Courtesy of MANICA Architecture
Wednesday, May 10, 2017 | 9:25 p.m.
Lease negotiations between the Raiders and the Las Vegas Stadium Authority have intensified in the past few days as NFL owners set a soft deadline of May 23 for approving the document.
League owners will gather in Chicago on that date for spring meetings, and they want to bless the Raiders lease because they will not gather again until fall. Authority board chairman Steve Hill confirmed the NFL’s request to approve the lease in May.
“We’re going to do what we can to get the lease basically in final form by then, if it’s possible,” Hill said. “We told the Raiders we’ll do everything we can to make that happen.”
It remains unclear what would happen if the sides can't come to terms on the 30-year lease and it's not sent to the league by that date. Both sides acknowledge little margin for error in the next three years to construct and open the 65,000-seat domed stadium in time for the 2020 NFL season.
“Getting this done is more important to (the Raiders) than we initially thought,” Hill said. “The pace has accelerated.”
The Raiders and the authority already faced a tight timeline for completing a dozen required documents including the lease by the end of September. A timeline published last week by the authority allowed at least four months and set a self-imposed deadline of Oct. 1 for completing the lease and its 11 accompanying documents. That schedule ultimately would result in the stadium opening in June 2020, just two months before the Raiders’ first preseason game.
“I met with both sides today and they are working as hard as humanly possible,” Clark County Commissioner Steve Sisolak said.
Authority staff Jeremy Aguero and Raiders representatives, including President Marc Badain and executive counsel Dan Ventrelle, huddled Wednesday in Las Vegas in advance of Thursday’s authority board meeting. Along with Hill, the group has met throughout the week in an attempt to speed progress on a few major sticking points in the lease negotiation. Those issues focus on control of stadium events, and on how payment for capital expenditures on stadium repairs and improvements would be handled.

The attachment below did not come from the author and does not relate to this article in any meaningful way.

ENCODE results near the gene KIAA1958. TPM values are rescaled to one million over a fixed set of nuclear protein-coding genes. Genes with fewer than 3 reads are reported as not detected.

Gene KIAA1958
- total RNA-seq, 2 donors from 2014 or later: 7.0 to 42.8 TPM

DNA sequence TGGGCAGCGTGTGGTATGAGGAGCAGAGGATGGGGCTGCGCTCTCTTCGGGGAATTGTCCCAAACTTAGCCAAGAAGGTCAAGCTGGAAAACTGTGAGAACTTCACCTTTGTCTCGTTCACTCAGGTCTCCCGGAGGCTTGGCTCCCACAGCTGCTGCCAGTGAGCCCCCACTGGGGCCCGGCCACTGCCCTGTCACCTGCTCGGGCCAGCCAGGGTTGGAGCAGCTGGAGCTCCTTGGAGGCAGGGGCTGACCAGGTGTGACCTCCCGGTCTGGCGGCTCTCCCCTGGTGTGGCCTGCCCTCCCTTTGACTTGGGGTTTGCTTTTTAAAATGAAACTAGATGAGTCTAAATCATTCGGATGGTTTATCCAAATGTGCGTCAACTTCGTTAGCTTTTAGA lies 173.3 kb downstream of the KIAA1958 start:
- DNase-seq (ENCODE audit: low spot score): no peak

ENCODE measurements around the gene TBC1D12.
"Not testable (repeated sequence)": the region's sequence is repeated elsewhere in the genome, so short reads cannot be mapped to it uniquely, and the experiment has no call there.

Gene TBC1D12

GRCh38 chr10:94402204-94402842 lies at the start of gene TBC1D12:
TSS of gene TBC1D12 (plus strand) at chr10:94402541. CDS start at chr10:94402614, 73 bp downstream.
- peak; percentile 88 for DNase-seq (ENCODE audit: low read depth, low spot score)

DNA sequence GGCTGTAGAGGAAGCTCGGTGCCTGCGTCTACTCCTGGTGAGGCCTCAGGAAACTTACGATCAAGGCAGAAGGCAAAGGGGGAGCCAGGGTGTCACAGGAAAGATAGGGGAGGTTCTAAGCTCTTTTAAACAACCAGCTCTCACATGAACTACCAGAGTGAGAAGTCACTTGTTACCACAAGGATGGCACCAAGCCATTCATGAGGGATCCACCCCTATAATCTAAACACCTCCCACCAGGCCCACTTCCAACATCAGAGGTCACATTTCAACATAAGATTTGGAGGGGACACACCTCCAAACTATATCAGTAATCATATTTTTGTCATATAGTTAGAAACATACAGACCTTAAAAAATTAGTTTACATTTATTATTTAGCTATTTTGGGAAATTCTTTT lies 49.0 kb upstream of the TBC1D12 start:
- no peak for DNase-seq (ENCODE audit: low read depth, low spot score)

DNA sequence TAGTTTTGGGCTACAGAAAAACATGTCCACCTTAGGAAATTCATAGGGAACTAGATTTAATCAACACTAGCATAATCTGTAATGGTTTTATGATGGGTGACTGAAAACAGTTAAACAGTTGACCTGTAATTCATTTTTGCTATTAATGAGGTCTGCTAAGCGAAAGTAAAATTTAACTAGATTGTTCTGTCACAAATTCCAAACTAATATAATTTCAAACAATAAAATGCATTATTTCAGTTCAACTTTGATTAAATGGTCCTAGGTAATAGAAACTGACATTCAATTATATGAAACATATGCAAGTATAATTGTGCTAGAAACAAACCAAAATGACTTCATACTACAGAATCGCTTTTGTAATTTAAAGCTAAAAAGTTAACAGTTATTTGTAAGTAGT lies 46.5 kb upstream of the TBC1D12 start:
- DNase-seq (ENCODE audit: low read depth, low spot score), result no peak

Senate Bill 1, the state legislation approved in October authorizing $750 million in taxpayer funding toward the stadium, gives the Raiders and their designated events company close to total autonomy over what happens inside the facility. Authority staff want to ensure the $1.9 billion stadium holds enough events to meet projected tourism revenues that justify Nevada’s public investment.
The Raiders and the authority also must settle on how capital improvements are funded. Both sides will set aside money each year, but Hill said at the board’s last meeting in April that more clarity is needed on how those funds will be allocated when they are needed.
Hill does not anticipate the board voting on the lease at Thursday’s meeting. He plans to review the outstanding issues and go back into negotiations with board input. The authority board already scheduled a May 22 meeting for approving its budget and Hill said another meeting could be called for late next week to sign off on the lease if it is ready by then.
Raiders representatives did not return requests for comment. An NFL spokesperson declined to confirm that the Raiders lease will be addressed at the meeting.
“There are several club matters on the agenda,” NFL spokesman Brian McCarthy said Wednesday.
The authority board meets at 1 p.m. Thursday at the Clark County Government Center.